A major decision was made to place a limited capability GBS payload onboard the last three UHF Follow-On (UFO) spacecraft (UFO 8, 9, and 10). The major performance features of the UFO GBS payload were briefed to and endorsed by the Joint Requirements Oversight Council (JROC) and the Expanded Defense Resources Board (EDRB).
Due to the decision regarding the UHF Follow-On spacecraft GBS capability, the space segment assets will have at least three distinct phases of fielded capability. The three phases are described below:
Phase 1 (FY96 - FY98): Limited leased commercial satellite services operating at Ku-band for concept of operations development, demonstrations, and limited operational support.
Phase 2 (FY98 - FY06+): Payload packages hosted on UHF Follow-On satellites 8, 9, and 10 with the downlink broadcast operating at 20.2-21.2 GHz (Ka-band). As only three UHF Follow-On satellites will be equipped with the GBS Ka-band payloads, the continued lease of commercial satellite services at Ku-band will be required to augment UFO GBS where coverage gaps exist and may be required to complement the UFO GBS limited number and size of downlink beams.
Phase 3 (FY06+): The objective GBS on-orbit capability will provide increased capacity, worldwide coverage, and the capability to broadcast near continuous or time critical information to broadly dispersed users. The specific solution for the GBS long-term capability will be developed in accordance with the DOD MILSATCOM Architecture as maintained by the DOD Space Architect.
The Draft RFP (DRFP#2) for the GBS Joint Program Office's Phase II System Contract is an expression of interest only and does not commit the Government to pay for any response preparation cost. The DRFP was released to solicit feedback on the Government's approach to this acquisition, not specific proposed solutions. The Government is neither negotiating nor calling for offers during the DRFP process.
- 04 FEB Released draft RFP #1
- 14 FEB COB Comments Submitted on Draft RFP
- 10 MAR Released Draft RFP #2
- 17 MAR Comments received on Draft RFP #2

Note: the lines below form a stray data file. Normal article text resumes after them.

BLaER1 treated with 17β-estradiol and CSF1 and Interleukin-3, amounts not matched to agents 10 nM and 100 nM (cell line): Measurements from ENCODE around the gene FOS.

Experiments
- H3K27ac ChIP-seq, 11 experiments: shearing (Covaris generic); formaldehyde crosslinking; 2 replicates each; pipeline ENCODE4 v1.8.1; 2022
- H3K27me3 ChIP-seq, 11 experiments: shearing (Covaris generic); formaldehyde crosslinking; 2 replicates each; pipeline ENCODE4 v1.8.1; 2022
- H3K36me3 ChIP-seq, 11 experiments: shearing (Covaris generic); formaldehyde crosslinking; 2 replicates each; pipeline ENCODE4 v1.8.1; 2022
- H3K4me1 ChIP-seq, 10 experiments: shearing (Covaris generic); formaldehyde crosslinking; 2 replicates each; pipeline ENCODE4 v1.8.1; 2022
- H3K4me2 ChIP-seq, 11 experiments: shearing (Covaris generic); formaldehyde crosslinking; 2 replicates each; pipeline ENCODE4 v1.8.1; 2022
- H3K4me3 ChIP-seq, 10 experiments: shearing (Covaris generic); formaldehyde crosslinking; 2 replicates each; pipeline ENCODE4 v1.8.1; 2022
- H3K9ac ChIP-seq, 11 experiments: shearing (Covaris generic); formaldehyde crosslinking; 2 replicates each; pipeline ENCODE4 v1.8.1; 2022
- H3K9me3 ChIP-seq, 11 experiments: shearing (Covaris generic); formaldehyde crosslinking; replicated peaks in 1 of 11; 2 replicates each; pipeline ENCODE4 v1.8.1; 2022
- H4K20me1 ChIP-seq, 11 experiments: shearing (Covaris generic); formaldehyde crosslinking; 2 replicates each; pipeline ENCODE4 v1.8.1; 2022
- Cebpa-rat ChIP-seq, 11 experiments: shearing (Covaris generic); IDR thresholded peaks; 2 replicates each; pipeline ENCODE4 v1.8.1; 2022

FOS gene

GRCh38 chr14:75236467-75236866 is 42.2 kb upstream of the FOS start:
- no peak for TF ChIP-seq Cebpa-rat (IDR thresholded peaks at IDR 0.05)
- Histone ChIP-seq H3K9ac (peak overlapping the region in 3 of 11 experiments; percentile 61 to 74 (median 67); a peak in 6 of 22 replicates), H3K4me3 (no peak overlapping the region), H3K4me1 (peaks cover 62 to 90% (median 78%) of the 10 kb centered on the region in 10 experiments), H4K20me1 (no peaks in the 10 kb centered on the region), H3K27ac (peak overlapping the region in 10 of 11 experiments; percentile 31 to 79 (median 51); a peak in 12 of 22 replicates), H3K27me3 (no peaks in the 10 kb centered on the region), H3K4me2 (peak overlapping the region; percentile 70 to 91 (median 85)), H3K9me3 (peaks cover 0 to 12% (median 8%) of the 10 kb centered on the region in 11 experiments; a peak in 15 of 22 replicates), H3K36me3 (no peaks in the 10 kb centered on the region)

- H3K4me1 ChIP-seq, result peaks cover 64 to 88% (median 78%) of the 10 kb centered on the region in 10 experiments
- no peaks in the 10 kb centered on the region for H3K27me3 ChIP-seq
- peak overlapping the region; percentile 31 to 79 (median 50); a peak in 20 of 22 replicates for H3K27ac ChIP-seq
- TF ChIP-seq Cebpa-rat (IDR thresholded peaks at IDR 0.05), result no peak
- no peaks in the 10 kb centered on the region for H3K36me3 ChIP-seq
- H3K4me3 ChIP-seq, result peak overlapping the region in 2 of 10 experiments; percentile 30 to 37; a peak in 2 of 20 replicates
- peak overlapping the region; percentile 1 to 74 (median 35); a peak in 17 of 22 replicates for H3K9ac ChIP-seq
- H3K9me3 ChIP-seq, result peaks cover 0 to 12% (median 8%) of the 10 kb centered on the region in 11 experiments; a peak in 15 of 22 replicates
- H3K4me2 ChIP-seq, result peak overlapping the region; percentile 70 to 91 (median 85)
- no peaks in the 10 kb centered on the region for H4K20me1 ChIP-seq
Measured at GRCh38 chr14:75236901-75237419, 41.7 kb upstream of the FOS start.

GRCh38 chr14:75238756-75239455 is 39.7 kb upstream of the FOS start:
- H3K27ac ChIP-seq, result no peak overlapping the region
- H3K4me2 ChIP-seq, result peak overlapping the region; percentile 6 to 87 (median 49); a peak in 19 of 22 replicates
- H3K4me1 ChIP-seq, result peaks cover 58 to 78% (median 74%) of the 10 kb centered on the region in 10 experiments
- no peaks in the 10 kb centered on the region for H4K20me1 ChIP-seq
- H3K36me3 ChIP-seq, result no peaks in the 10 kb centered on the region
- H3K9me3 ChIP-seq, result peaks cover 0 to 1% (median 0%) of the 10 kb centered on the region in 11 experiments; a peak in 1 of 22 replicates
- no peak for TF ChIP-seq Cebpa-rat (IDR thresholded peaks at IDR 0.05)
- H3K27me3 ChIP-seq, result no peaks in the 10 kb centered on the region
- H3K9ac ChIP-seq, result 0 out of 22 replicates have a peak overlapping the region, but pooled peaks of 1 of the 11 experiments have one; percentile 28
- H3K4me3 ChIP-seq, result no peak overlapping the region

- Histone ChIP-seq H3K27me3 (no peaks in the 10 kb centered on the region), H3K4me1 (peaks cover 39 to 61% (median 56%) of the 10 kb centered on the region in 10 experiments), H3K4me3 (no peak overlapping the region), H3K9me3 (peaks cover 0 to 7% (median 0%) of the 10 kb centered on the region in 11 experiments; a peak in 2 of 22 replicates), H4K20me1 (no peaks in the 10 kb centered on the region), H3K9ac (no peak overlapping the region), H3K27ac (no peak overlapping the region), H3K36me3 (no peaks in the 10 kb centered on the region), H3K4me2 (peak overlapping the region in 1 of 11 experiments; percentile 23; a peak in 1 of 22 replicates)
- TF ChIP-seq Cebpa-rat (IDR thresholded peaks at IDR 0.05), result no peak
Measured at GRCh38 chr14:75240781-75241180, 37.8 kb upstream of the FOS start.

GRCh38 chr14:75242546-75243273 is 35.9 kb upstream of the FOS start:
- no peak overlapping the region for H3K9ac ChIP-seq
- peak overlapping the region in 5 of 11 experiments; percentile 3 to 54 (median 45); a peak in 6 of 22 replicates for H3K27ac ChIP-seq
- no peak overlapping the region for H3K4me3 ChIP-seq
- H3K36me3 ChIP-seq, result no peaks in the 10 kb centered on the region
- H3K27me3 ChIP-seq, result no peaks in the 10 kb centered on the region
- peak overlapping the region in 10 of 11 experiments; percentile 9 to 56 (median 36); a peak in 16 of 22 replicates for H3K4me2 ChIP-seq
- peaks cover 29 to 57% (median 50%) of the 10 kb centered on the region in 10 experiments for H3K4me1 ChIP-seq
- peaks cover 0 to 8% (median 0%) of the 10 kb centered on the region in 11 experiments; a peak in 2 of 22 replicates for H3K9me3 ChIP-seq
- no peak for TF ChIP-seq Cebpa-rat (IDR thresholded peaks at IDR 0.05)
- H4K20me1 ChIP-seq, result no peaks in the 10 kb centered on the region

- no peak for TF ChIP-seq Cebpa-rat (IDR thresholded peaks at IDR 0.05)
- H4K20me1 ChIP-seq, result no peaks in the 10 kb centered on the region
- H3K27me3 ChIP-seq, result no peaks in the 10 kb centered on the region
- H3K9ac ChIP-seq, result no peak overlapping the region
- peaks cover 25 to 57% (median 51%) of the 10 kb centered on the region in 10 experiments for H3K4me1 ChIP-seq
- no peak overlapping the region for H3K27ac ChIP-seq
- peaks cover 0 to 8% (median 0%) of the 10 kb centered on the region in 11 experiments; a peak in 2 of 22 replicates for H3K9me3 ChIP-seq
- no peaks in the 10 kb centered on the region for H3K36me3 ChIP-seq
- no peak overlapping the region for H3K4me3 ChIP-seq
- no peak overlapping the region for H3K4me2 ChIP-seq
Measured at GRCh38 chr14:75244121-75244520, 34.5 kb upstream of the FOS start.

- 17 MAR Bidder's Library opened
- 30 APR Release Draft RFP #3
- 09 MAY Release RFP (NET)
- 10 JUN Proposals due (NET)
- SEP Contract Award (NET)
The following companies responded to the GBS Phase II System Contract Sources Sought CBD Announcement:
- Lockheed Martin
- Raytheon E-Systems
The GBS Joint Program is part of the MILSATCOM Joint Program Office (MJPO) and located at Los Angeles Air Force Base. The program draws on the vast expertise of military and civilian technical support personnel of existing EHF, SHF and UHF satellite programs. The MJPO provides the resources to administer a distributed management team with a wide range of available facilities and in-place equipment such as video teleconferencing centers and the MILSATCOM network. This Internet World Wide Web home-page is available for open transfer of information, paperless procurements, and for coordinating all the GBS development efforts within DoD. Resources are readily available to communicate with DoD and other national organizations over secure video teleconferencing centers and their data network.
The GBS Joint Program Director reports directly to the Program Director, MJPO . The organization consists of three divisions: System Engineering & Integration, Information & Broadcast Management, and Terminal Procurement Segment. Each division chief is empowered to coordinate all DoD activities relating to GBS.
The Terminal Procurement efforts are managed by the Army Project Manager, MILSATCOM in coordination with the Air Force Electronic Systems Command and the Navy PMW 176 for the efficient procurement and inter-operability of GBS terminals for DoD.